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Editorial Results (free)

1. Bulgarian Man Sentenced For Defrauding FedEx -

A Bulgarian national has been sentenced to 37 months in federal prison for a mail fraud scheme involving FedEx Corp., according to U.S. Attorney for the Western District of Tennessee D. Michael Dunavant.

2. Return of Beale Street Cover Charge Adds Fuel to Debate -

There are still some details left to work out about the return of the Beale Street cover charge.

The Downtown Memphis Commission and Memphis police have to set criteria for when to use the cover charge. There is also the question of whether it is a $10 cover with coupons from merchants or the $5 cover with no rebates that was in place before the council abolished the cover altogether.

3. Bulgarian National Sentenced for Defrauding FedEx -

A Bulgarian national has been sentenced to 37 months in federal prison for a mail fraud scheme involving FedEx Corp., according to U.S. Attorney for the Western District of Tennessee D. Michael Dunavant.

4. Testimony on Parameters of Police Surveillance Ends -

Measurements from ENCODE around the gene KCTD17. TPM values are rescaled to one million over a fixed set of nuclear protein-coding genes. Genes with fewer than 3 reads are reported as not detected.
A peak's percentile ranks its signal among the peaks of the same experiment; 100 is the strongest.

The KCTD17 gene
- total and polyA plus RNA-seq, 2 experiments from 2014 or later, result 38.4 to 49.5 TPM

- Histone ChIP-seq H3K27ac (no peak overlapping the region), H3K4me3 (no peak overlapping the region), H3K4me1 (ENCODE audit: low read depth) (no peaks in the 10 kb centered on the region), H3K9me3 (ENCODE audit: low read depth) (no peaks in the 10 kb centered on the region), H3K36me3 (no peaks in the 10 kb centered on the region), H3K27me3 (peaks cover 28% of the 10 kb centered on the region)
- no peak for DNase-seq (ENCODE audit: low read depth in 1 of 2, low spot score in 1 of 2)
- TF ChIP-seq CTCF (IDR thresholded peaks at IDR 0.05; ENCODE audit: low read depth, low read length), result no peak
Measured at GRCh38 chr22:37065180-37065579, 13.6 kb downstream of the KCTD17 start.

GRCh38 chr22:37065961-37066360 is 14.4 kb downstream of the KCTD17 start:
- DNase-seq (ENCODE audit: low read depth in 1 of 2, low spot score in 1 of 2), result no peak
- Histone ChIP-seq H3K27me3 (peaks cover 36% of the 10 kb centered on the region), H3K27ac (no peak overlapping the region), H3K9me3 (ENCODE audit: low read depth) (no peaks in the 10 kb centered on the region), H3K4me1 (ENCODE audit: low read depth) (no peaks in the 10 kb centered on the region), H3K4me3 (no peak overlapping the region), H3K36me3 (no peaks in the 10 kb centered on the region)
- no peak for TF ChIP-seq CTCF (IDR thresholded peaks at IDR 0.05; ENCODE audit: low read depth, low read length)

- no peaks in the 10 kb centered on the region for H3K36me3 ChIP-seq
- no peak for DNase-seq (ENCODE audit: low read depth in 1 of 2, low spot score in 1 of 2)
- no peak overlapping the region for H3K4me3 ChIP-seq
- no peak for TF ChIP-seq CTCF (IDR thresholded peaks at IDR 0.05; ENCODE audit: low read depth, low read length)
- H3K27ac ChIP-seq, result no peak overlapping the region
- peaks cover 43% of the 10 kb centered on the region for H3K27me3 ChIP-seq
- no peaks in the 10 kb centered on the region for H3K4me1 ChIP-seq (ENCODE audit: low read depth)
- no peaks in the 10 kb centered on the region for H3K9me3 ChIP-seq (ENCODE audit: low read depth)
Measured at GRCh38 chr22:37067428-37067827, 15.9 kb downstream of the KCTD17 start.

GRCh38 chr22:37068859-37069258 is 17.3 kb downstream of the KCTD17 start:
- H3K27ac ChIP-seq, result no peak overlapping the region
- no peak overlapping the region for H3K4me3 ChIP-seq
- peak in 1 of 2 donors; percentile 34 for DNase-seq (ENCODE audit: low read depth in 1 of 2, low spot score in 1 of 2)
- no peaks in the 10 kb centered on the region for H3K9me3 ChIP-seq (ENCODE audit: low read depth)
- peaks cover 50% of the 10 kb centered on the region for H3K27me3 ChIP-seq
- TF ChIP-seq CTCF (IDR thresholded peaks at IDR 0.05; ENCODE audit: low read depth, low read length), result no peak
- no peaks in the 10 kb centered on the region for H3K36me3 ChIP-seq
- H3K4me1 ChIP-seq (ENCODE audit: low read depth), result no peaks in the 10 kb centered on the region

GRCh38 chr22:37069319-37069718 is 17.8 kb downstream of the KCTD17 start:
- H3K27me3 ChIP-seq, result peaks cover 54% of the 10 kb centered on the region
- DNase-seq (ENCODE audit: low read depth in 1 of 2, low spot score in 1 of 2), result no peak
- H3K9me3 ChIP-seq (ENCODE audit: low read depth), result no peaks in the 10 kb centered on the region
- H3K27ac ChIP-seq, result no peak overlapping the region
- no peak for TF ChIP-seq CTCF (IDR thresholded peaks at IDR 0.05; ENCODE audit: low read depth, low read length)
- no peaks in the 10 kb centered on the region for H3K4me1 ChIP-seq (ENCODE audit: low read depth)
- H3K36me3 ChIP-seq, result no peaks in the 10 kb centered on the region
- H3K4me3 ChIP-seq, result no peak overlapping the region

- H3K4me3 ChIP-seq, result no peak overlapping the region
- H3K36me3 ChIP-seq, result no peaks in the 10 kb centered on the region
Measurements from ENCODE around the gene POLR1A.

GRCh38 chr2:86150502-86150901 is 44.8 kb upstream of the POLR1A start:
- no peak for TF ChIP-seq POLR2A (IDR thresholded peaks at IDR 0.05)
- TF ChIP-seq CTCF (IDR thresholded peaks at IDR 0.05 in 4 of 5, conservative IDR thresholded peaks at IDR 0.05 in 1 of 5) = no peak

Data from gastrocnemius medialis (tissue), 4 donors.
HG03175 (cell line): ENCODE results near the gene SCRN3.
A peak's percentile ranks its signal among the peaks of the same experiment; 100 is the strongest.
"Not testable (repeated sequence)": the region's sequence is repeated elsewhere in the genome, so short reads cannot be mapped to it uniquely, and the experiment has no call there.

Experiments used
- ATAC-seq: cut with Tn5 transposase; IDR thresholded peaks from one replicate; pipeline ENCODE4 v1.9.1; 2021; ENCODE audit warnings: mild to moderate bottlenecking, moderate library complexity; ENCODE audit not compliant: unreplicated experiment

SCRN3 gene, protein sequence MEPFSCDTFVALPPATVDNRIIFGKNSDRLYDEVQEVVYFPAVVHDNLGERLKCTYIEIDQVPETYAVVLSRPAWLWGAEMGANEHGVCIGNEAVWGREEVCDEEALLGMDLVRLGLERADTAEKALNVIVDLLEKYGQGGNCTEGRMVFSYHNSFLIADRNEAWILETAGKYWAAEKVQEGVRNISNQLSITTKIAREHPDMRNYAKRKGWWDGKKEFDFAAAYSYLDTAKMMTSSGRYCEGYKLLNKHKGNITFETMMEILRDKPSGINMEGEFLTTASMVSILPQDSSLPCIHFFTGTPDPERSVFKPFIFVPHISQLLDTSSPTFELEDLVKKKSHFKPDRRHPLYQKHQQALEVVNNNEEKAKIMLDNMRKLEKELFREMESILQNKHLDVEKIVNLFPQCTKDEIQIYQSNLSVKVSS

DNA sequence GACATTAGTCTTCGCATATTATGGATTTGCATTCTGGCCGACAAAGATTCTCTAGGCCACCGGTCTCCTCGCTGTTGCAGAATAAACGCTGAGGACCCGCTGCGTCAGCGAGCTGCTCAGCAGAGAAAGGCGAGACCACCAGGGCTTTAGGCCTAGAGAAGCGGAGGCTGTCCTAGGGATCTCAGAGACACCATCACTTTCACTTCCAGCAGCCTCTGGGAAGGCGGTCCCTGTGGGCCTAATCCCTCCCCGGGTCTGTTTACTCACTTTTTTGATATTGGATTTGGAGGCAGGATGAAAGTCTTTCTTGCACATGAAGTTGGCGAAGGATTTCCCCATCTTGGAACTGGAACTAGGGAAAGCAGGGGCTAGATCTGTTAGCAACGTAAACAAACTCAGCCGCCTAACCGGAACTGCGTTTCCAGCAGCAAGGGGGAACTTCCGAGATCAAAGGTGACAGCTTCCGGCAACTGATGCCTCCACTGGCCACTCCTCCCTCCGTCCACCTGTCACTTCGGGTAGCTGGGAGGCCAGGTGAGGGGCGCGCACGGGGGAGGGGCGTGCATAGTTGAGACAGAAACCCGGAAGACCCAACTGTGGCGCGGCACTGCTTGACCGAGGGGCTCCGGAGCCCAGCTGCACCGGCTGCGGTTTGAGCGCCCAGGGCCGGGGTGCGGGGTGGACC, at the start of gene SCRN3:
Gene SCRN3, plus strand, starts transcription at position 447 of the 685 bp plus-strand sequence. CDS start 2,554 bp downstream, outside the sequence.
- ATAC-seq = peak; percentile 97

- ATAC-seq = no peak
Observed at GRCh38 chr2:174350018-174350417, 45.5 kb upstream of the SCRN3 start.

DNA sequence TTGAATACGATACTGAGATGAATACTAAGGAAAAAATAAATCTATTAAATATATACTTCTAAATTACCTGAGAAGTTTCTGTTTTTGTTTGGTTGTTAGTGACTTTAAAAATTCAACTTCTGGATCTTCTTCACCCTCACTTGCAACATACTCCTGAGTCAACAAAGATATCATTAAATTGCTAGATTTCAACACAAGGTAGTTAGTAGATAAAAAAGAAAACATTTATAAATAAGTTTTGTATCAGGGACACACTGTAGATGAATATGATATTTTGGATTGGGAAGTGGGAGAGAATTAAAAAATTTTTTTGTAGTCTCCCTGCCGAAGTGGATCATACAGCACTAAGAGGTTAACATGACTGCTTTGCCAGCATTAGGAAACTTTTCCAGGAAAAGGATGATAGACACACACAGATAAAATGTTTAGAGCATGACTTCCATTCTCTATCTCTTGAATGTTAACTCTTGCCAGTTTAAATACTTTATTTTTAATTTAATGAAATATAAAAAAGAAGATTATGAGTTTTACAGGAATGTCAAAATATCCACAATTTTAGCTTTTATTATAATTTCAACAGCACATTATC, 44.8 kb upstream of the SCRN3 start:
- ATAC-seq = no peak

After four days and more than a dozen witnesses, the federal trial regrading the ACLU’s lawsuit against the city of Memphis over political surveillance of protesters by police ended Thursday

The testimony of three witnesses wrapped up the proceedings that began Monday, Aug. 20.

5. Testimony on Parameters of Police Surveillance Ends -

After four days and more than a dozen witnesses, the federal trial regrading the ACLU’s lawsuit against the city of Memphis over political surveillance of protesters by police ended Thursday

The testimony of three witnesses wrapped up the proceedings that began Monday, Aug. 20.

6. Last Word: End of Term, After The Testimony and John McCain -

Shelby County commissioners meet Monday for what is the last regularly scheduled meeting of their four-year term of office. Eight of the 13 commissioners are leaving the body of 13 at the end of this month as is Shelby County Mayor Mark Luttrell.

7. Testimony on Parameters of Police Surveillance Ends -

After four days and more than a dozen witnesses, the federal trial regrading the ACLU’s lawsuit against the city of Memphis over political surveillance of protesters by police ended Thursday, Aug. 23.